In late May, Chelsea Campbell and her four-person team of programmers and marketers will launch Take Care, an app focused on connecting young adults at various levels of cancer treatment or management to each other. Campbell said she first noticed the “huge gap in social help” when she had cancer.

Upon conducting interviews with seventy people suffering from cancer or who previously had it, she found that “right now loneliness, isolation, and depression are very very common amongst these individuals.” When she entered the St. Paul’s Greenhouse program, Campbell knew she wanted to create a sense of empowerment and social support for young adults especially; she said, “typically young adults are kind of the marginalized group in cancer support. There are great resources for kids up to eighteen but after that you’re just recognized as an adult with cancer.”

“The support groups are often filled with people who are 60, 70, 80, … so when you come in and you’re the youngest by thirty years it’s not actually helpful; it’s hurtful.”

Campbell credits the Greenhouse program for helping her make tangible improvements and gain the confidence she needed to develp the app. “Technology … is the language of young adults and is a way to keep things flexible,” said Campbell, regarding her choice to use a mobile app platform. “Not all individuals who have  cancer are able to go out into the community just yet, and it keeps it more open to individuals at all stages of cancer.”

The app allows users to develop a profile and be as open and honest as they care to be. They can divulge their diagnosis, learn about local programs and services, and share coping strategies with each other.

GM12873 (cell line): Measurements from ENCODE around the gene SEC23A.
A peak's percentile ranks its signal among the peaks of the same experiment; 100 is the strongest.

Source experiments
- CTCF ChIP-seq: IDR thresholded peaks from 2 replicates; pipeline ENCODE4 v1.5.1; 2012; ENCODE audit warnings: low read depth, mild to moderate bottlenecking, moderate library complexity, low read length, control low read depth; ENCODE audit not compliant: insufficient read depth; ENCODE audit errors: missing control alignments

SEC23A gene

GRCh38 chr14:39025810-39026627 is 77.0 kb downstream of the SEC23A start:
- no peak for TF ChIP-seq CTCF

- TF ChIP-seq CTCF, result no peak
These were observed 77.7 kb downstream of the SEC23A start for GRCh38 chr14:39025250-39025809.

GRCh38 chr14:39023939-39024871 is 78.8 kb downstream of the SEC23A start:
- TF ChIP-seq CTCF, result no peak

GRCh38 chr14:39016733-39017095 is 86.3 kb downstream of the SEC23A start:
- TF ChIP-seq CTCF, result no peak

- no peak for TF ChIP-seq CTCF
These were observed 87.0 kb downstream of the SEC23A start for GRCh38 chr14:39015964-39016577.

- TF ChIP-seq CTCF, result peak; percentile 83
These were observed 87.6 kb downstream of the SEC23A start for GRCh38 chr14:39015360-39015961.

Campbell noted that the app was similar in many respects to the American-based program Stupid Cancer, but she felt that Stupid Cancer, while good at creating digital communities, “lacks the function of connecting people with resources in their area.”  This is one of the key features upon which Take Care focuses  — rather than a thin digital community across Canada, “we want to be able to provide the [most accurate] programs,” even if that means limiting selection to just Waterloo.

Another important feature of Take Care is its duality as a creative outlet. Campbell explains, “not everyone is willing to share in the same way, and so maybe they’ve created poetry or art or music or a blog [regarding cancer].  So it provides an outlet to share what they’re going through in a less formal way.”

Take Care is developing its network in preparation for its upcoming app launch.

Photo above courtesy Stephanie Collings


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